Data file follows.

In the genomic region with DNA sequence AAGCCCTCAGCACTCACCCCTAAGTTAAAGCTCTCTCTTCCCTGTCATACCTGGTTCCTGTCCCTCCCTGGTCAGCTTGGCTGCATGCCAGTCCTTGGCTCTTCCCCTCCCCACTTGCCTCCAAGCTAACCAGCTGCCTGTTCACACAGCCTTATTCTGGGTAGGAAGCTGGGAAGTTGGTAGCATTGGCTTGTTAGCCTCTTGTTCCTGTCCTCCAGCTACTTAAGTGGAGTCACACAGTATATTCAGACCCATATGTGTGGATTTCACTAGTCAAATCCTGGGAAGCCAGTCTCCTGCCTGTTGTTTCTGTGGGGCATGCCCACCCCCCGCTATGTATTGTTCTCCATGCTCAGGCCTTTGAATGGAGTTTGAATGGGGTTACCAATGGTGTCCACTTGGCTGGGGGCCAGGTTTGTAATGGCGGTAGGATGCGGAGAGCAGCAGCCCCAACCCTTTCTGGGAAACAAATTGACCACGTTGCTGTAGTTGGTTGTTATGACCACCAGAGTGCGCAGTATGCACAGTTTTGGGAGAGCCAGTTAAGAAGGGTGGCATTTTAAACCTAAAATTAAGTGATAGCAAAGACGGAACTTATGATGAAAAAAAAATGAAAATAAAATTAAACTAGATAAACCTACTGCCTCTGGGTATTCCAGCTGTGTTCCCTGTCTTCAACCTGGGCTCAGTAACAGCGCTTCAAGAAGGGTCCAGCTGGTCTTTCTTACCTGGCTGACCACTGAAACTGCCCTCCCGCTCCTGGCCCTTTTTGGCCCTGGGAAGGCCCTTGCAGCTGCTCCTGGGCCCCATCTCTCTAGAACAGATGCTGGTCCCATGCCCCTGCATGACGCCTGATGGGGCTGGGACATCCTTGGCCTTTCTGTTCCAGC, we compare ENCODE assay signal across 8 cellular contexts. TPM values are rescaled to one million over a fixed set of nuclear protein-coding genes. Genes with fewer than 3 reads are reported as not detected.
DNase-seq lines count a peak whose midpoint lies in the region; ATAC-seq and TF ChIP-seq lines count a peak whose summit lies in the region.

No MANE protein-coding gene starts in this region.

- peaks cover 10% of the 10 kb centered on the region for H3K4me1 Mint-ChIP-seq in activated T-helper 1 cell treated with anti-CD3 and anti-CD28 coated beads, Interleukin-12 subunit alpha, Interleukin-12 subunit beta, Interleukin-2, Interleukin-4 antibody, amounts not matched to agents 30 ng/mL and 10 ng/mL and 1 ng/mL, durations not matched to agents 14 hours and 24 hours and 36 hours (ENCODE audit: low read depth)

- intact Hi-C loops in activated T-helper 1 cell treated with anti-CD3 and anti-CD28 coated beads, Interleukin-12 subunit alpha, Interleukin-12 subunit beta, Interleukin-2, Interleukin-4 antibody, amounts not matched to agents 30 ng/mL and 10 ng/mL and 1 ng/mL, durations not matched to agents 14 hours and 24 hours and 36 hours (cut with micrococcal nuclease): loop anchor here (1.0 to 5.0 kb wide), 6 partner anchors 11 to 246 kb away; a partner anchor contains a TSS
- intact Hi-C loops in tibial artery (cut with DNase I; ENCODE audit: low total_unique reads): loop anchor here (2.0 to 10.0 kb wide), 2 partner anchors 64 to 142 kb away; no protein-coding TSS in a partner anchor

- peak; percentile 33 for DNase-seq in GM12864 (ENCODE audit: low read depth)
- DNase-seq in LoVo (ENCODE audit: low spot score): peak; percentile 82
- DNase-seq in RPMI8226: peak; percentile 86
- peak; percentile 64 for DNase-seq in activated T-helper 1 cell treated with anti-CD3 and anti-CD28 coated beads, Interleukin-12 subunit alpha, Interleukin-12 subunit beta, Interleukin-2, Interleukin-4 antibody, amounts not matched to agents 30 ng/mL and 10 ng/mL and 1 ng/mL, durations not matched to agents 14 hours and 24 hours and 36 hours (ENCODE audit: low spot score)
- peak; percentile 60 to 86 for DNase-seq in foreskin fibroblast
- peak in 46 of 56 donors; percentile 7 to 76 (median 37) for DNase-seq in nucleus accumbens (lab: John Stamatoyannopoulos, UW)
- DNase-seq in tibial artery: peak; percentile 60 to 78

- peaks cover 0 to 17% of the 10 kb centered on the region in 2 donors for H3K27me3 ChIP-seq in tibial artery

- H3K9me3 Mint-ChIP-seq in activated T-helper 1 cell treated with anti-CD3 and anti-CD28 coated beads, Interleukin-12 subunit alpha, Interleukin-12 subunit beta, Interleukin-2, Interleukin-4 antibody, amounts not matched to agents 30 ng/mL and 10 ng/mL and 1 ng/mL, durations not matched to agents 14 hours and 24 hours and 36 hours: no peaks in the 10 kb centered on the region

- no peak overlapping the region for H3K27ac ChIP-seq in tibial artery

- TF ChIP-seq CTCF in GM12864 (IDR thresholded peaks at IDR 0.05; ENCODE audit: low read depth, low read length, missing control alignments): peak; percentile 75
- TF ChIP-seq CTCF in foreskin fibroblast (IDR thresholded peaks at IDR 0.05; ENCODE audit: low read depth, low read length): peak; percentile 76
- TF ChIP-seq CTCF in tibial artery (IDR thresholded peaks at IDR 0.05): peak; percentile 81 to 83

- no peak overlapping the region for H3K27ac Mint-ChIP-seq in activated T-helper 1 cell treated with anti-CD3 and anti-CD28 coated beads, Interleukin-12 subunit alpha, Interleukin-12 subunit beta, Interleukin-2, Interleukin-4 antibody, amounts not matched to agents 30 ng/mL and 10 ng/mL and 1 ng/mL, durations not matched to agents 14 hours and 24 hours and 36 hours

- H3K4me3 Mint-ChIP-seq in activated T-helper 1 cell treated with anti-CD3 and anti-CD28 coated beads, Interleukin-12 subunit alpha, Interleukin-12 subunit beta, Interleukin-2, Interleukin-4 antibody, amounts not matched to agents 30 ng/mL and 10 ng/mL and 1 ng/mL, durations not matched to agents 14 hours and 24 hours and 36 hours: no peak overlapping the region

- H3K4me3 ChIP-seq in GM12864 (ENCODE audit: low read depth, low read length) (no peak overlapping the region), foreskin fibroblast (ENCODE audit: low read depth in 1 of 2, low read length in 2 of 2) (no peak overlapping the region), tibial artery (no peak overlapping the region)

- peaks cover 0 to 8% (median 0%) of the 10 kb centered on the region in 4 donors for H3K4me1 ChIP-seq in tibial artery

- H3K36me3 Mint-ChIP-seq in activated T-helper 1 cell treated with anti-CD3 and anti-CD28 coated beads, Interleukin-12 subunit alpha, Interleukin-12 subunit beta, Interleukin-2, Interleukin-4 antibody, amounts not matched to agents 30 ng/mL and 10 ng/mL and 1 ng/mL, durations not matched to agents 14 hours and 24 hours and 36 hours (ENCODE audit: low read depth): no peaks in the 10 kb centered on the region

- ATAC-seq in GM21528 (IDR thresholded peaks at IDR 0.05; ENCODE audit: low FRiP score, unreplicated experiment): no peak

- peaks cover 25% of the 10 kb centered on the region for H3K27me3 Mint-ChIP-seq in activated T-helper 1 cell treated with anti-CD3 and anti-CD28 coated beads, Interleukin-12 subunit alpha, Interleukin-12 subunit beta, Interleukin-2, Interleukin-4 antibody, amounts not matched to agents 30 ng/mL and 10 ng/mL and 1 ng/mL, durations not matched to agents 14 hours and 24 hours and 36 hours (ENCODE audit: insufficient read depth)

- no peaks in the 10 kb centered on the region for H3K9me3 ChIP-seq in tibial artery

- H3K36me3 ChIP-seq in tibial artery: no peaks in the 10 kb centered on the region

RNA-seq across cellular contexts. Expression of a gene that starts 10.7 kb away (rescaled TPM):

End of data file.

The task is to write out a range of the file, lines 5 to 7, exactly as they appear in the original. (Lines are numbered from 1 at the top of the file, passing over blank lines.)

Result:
- intact Hi-C loops in activated T-helper 1 cell treated with anti-CD3 and anti-CD28 coated beads, Interleukin-12 subunit alpha, Interleukin-12 subunit beta, Interleukin-2, Interleukin-4 antibody, amounts not matched to agents 30 ng/mL and 10 ng/mL and 1 ng/mL, durations not matched to agents 14 hours and 24 hours and 36 hours (cut with micrococcal nuclease): loop anchor here (1.0 to 5.0 kb wide), 6 partner anchors 11 to 246 kb away; a partner anchor contains a TSS
- intact Hi-C loops in tibial artery (cut with DNase I; ENCODE audit: low total_unique reads): loop anchor here (2.0 to 10.0 kb wide), 2 partner anchors 64 to 142 kb away; no protein-coding TSS in a partner anchor

- peak; percentile 33 for DNase-seq in GM12864 (ENCODE audit: low read depth)